Feb. 3, 2005
This week's featured athlete is Boston College sophomore tennis player Lindsey Nash. Last season, she led the women's tennis team with 18 wins and helped lead the Eagles to their highest national ranking in school history. Nash recently moved on in the "American Idol" competition after successfully advancing through the preliminary round in Cleveland, Ohio. She will sing the national anthem at the Fleet Center on Monday night when the men's ice hockey team takes on Boston University in the first round of the Beanpot.
Q: How was the American Idol experience?
A: It was a crazy experience in general. A lot of the people who audition come from a lot of different backgrounds. It's emotionally stressful for everyone, and it was for my mother and me as well. We went in there thinking I might have a shot. I do a lot of singing and people seem to enjoy it, so we didn't know what was going to happen. I went into it knowing that if I didn't make it, I'm still at a great school, getting an awesome education and playing sports. Some of the people auditioning, that chance is all they have. I feel really blessed, because I've already got such a fabulous life. If you get cut, it's not necessarily because you're bad, you just may not be the personality they're looking for. It's been a great experience to practice performing under stressful conditions and keeping your composure.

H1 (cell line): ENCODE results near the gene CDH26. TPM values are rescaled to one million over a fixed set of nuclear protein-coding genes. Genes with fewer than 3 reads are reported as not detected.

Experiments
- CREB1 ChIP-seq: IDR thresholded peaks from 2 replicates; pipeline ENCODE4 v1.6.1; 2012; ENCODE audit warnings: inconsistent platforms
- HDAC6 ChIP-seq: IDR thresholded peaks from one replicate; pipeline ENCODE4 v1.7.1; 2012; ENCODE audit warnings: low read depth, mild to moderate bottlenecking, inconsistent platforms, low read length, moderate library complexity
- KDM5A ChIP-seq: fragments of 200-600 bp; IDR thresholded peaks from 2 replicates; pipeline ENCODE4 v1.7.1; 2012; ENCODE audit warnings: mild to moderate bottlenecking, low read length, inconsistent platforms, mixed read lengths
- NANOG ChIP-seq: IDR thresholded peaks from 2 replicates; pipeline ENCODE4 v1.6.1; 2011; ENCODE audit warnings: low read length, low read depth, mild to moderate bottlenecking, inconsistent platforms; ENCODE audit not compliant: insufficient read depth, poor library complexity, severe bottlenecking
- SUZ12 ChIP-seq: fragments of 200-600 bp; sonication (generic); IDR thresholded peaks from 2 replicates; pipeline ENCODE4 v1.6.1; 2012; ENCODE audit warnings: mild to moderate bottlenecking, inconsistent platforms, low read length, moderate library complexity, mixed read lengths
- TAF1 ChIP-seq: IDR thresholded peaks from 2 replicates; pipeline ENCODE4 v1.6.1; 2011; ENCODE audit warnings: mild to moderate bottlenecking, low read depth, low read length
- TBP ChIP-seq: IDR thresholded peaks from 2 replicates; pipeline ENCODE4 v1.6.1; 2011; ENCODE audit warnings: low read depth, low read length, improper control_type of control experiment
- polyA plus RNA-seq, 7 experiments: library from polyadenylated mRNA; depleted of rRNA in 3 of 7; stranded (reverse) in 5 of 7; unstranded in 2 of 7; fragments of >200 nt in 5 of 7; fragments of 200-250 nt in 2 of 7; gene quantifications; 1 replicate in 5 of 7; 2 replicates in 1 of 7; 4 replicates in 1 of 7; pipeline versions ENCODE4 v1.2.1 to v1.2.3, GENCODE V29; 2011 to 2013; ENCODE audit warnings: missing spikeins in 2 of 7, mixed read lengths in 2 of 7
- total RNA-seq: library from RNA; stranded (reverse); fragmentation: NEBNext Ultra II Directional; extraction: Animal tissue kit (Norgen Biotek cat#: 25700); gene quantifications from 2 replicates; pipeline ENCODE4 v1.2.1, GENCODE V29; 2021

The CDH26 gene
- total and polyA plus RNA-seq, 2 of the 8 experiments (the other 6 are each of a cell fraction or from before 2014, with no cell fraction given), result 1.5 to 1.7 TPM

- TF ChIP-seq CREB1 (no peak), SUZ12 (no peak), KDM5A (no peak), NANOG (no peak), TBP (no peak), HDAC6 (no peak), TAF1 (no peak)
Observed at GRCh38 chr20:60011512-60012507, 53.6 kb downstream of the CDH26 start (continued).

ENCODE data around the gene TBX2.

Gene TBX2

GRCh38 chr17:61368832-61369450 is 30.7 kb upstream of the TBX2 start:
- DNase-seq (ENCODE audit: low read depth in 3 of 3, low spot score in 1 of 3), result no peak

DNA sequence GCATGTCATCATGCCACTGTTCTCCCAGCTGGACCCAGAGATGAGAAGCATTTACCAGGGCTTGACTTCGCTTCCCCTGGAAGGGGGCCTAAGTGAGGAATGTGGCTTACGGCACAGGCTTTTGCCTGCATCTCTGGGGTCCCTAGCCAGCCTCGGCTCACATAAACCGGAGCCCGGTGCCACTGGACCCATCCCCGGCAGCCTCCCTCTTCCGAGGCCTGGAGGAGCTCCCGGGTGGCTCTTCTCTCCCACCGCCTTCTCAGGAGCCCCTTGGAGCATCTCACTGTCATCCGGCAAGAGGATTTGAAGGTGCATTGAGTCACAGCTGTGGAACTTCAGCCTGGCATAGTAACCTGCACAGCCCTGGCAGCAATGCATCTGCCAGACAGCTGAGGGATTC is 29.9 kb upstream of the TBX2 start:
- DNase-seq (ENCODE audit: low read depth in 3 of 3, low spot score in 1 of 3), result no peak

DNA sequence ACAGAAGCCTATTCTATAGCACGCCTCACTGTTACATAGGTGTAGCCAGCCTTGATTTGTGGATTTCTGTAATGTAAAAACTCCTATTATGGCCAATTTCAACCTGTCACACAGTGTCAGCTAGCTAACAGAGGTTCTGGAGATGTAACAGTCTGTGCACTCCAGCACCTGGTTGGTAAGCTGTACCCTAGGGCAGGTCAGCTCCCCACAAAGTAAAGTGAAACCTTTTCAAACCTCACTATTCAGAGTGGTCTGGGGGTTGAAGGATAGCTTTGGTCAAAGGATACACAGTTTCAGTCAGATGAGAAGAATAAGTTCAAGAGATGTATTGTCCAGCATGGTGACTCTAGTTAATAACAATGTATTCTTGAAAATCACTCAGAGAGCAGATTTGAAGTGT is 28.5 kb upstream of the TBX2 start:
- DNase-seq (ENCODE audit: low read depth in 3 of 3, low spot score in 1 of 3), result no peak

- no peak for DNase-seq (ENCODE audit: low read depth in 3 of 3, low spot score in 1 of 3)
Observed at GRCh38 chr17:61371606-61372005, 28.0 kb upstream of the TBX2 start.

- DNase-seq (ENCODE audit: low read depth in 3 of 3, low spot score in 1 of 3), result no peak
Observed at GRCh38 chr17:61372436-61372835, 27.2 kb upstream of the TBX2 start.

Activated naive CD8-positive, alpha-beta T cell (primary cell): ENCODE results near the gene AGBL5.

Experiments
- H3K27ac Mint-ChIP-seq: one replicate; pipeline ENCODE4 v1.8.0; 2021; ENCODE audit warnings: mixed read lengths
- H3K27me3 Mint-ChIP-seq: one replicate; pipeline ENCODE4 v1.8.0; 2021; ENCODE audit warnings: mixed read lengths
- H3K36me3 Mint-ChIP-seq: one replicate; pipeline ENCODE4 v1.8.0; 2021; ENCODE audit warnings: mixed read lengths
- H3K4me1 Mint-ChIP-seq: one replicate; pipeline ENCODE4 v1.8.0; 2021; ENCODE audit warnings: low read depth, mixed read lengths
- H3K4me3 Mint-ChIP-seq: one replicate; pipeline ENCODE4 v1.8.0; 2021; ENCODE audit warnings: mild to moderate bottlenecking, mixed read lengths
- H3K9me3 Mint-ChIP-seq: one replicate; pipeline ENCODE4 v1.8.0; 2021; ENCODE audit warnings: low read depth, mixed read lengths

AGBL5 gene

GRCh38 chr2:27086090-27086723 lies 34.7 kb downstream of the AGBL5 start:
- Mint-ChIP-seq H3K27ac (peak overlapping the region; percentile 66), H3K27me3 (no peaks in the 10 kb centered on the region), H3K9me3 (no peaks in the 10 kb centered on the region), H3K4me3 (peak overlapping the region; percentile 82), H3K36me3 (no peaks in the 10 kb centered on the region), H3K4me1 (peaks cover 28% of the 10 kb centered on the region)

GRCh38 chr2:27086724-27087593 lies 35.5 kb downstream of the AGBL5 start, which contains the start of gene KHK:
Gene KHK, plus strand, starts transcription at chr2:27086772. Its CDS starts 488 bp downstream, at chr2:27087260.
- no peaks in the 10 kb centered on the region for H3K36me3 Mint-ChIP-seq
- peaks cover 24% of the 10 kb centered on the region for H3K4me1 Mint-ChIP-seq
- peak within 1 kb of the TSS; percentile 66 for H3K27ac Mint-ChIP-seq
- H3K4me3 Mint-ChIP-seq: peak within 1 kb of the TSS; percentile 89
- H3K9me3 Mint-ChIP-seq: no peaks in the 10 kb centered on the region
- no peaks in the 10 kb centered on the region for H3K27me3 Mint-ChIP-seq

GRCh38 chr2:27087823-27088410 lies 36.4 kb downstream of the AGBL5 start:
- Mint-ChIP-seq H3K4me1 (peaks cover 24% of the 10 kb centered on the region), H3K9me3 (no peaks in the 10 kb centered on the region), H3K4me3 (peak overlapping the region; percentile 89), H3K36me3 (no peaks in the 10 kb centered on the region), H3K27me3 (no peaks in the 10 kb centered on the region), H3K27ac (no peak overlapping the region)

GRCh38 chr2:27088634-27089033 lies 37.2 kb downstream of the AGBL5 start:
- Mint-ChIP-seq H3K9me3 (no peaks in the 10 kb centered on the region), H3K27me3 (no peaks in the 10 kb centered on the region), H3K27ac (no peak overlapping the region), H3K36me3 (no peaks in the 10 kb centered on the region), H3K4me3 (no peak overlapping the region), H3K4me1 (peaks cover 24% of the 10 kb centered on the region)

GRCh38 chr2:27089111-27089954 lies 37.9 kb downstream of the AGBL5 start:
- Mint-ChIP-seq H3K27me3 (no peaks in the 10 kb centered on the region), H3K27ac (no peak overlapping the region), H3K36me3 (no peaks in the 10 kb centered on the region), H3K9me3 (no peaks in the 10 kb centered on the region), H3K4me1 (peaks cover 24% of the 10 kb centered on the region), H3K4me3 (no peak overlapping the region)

Q: What was the atmosphere like in Cleveland, when you first tried out?
A: There were 15,000 people in the Cleveland Browns' stadium and you walk up three at a time in front of 12 executive producers. Each person sings for 15 seconds and they tell you who's going ahead and who's not. They let the really good people go through and the really bad people go through. It dropped from 15,000 to a few hundred and then those people audition in front of two executive producers. It's the same as the celebrity judges but it's not on television. If you make it through that, you fly home and come back the following week. Seventy-five people or so actually auditioned in front of the celebrity judges.
Q: What was it like when you made it to Hollywood?
A: It was so stressful. I've never been in a situation where everyone pretends like they're your best friend because the cameras are watching. At this point in the competition, all of the singers are really talented and really good. So many of them have spent their whole lives doing it - they're performers and that's they're calling in life. I just did a lot of observing - checking everything out because there were some incredible singers there. It was high stress and extremely emotional with lots of people crying all the time.
Q: What started first, tennis or singing?
A: Tennis and singing started at pretty much the same time. I played my first tennis tournament when I was 7. I became involved with tennis because of my father. He's always been my coach and my mentor. We play father/daughter tournaments all the time and he's been the person who I followed and looked up to in the sport. And probably about the same age, I started to sing with my mom in church. We have videos of me singing and hitting balls at the same time.